Project Ford Fiesta ST- Making the Jump to a Race Car With SPD Motorsports!
Project Fiesta ST’s owner started to really get the track day bug after we did our initial round of mods by installing suspension into the car. He then shocked us by telling us he wanted to take the car off the street and turn it into a full time track car and eventual race car. He suddenly gutted a lot of the car’s interior out of it and wanted a cage.
We decided that if the car was going to become a race car we had better go all the way and do it right. We enlisted the help of Scott Dodgion of SPD Motorsports to help us with his expertise in building real nice competition cars.
We had previously worked with Scott for 6 years with Team Falken and were very familiar with his craftsmanship and good eye for simplicity and clean layouts of plumbing and wiring. So what better way than to go with a known good source to do the heavy construction on our car.
Project Fiesta’s owner had started to gut the car while doing track days and had removed the seats, carpet and had installed a Sparco racing seat, about 100 lbs of stuff all together. Although this was a good start there was a lot more weight left in the car as a modern car has all sorts of heavy things in it like multiple air bags and a lot of ancillary equipment. Scott started out by continuing to strip the car down to remove as much weight as posible as the cage was going to add about 120 lbs back into the car.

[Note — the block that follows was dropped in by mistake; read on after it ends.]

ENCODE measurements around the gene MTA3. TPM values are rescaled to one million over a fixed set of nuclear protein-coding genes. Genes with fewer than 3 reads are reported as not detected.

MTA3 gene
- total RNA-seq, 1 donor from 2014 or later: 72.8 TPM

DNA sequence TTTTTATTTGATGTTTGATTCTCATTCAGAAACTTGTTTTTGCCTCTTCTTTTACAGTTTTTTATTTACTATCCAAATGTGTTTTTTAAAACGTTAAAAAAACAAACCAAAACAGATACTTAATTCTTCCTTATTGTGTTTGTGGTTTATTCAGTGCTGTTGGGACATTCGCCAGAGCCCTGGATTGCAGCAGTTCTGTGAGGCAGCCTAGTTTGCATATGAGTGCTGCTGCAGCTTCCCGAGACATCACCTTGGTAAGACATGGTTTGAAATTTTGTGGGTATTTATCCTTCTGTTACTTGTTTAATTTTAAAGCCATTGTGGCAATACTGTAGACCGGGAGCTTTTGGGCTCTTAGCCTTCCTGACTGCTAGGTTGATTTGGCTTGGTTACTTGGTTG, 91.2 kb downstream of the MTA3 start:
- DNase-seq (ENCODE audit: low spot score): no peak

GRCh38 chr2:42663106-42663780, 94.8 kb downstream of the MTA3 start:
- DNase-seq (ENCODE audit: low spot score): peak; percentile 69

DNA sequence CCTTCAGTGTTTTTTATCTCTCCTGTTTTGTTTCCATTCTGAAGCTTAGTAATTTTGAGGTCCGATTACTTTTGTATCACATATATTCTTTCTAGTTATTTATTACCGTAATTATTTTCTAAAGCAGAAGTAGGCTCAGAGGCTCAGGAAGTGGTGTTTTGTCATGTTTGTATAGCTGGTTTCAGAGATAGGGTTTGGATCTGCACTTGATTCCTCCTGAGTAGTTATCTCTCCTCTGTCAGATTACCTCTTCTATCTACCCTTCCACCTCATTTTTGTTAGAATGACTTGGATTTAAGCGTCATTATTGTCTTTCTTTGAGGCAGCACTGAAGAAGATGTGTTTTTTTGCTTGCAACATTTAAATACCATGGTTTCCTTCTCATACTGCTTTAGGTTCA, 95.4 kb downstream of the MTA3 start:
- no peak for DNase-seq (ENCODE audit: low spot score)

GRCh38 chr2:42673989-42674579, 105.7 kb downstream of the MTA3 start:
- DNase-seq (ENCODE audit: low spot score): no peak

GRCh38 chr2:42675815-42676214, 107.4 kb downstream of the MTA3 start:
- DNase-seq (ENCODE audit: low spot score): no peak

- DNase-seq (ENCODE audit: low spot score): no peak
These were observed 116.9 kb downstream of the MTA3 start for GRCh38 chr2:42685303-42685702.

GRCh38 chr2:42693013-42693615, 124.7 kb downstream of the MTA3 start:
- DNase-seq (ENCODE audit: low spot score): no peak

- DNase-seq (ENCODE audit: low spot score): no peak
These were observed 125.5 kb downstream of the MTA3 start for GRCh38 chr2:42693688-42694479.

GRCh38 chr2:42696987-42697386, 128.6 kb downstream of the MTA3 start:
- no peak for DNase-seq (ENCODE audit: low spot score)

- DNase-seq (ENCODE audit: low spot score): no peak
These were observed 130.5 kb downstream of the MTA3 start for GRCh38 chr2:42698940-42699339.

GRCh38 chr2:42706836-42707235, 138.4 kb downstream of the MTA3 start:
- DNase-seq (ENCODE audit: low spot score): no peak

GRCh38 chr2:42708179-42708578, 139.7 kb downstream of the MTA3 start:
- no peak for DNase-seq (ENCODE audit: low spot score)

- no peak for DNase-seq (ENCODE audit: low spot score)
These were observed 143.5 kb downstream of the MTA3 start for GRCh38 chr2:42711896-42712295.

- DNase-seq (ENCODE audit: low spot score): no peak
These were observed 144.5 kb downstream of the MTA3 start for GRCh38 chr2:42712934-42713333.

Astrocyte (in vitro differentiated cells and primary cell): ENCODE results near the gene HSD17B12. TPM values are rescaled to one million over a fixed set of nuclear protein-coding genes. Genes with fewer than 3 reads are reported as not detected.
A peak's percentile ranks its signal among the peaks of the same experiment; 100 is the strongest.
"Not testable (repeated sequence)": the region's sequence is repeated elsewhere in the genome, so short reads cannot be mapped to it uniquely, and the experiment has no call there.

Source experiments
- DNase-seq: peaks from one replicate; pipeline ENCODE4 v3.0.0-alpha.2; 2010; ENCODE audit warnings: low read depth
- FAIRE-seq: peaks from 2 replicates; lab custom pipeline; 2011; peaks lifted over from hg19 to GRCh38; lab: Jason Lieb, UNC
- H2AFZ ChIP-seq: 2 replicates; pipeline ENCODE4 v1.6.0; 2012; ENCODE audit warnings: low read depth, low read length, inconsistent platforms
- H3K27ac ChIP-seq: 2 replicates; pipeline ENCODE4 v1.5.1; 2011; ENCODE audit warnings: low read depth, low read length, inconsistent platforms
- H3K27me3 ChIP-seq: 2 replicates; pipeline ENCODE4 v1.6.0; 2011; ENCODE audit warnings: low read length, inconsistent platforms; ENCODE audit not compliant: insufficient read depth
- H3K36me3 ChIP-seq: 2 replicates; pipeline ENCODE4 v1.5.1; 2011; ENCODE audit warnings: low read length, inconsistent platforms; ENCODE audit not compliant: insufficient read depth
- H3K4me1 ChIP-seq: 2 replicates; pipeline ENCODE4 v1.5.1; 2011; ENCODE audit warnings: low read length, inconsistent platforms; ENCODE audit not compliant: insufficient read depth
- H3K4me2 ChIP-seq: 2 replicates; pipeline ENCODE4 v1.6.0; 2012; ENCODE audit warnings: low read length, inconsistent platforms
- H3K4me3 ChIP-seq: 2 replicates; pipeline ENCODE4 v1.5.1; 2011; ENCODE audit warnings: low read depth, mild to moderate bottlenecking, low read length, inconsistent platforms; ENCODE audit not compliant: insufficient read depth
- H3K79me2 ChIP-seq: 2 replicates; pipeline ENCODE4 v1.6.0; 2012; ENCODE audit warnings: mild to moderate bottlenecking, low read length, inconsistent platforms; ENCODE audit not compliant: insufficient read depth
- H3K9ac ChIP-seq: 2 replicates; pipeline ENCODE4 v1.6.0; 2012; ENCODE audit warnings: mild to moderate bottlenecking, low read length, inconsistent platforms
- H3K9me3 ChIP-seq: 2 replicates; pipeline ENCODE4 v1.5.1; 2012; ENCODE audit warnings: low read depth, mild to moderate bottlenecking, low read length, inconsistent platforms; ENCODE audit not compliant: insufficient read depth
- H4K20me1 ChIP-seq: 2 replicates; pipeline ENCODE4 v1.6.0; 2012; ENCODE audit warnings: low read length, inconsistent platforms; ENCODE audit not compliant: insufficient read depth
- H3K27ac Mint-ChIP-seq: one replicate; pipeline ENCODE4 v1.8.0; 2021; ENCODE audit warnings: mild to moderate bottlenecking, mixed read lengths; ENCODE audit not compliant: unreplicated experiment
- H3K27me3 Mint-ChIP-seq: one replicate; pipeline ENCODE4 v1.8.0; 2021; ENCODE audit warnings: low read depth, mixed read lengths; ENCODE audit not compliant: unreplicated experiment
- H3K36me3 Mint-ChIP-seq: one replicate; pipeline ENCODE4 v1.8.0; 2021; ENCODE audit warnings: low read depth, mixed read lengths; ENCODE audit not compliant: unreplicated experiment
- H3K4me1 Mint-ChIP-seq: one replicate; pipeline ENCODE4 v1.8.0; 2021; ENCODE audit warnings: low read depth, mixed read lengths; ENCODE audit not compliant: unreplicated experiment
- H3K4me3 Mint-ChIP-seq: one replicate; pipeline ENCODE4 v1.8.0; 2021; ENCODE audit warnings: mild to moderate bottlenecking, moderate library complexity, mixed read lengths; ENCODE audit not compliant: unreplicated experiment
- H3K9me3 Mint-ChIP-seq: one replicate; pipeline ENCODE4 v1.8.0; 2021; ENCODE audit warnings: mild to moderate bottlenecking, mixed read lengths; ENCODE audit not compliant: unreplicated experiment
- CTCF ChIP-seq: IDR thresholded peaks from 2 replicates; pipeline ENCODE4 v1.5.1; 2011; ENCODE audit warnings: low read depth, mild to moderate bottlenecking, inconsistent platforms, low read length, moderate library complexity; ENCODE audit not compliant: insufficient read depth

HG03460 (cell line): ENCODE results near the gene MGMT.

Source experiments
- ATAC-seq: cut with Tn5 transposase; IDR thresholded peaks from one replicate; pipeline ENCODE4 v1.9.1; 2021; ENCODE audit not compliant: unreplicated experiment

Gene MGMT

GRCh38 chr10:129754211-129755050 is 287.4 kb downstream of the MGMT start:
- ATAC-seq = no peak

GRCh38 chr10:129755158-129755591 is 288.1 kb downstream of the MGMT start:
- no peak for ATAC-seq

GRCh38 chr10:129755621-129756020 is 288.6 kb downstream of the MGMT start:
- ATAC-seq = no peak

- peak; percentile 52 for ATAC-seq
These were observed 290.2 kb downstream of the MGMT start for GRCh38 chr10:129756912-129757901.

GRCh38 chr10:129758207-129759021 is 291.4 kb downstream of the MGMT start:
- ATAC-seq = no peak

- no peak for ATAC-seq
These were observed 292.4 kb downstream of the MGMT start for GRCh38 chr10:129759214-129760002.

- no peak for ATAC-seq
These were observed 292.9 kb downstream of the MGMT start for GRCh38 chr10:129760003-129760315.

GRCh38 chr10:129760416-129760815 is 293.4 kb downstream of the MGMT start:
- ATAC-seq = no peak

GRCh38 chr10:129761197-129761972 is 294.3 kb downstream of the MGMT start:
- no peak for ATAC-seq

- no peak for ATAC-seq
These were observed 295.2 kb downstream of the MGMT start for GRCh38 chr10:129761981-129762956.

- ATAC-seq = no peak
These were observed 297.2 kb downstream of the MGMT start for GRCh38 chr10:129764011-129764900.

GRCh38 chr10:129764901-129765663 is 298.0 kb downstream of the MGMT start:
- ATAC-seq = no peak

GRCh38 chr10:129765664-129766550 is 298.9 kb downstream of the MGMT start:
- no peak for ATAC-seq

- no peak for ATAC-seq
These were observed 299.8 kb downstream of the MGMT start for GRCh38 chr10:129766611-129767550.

Scott removed all of the remaining interior trim and moved the wire harness out of the way so he could get rid of all of the OEM sound deadener. In a late model car this can account for quite a bit of weight. The tarry material also gets in the way of everything while building a cage and is very difficult to remove once a cage is in the car.
Older cars had a hard type of sound deadener that was something like tar soaked felt. This stuff could be frozen with dry ice and relatively easily chipped out. Project Fiesta’s sound deadener was a rubbery sticky stuff that would not get hard, sort of like duct seal putty. It was awful. Scott found the easiest way to remove it was to heat it up with a heat gun and scrape it out. A very time consuming and laborious process.
The car also had a lot of rubbery seam sealer that Scott had to scrape out. Probably the first 20 hours of building the car were spent dealing with this stuff and cleaning the interior to prep it for cage construction!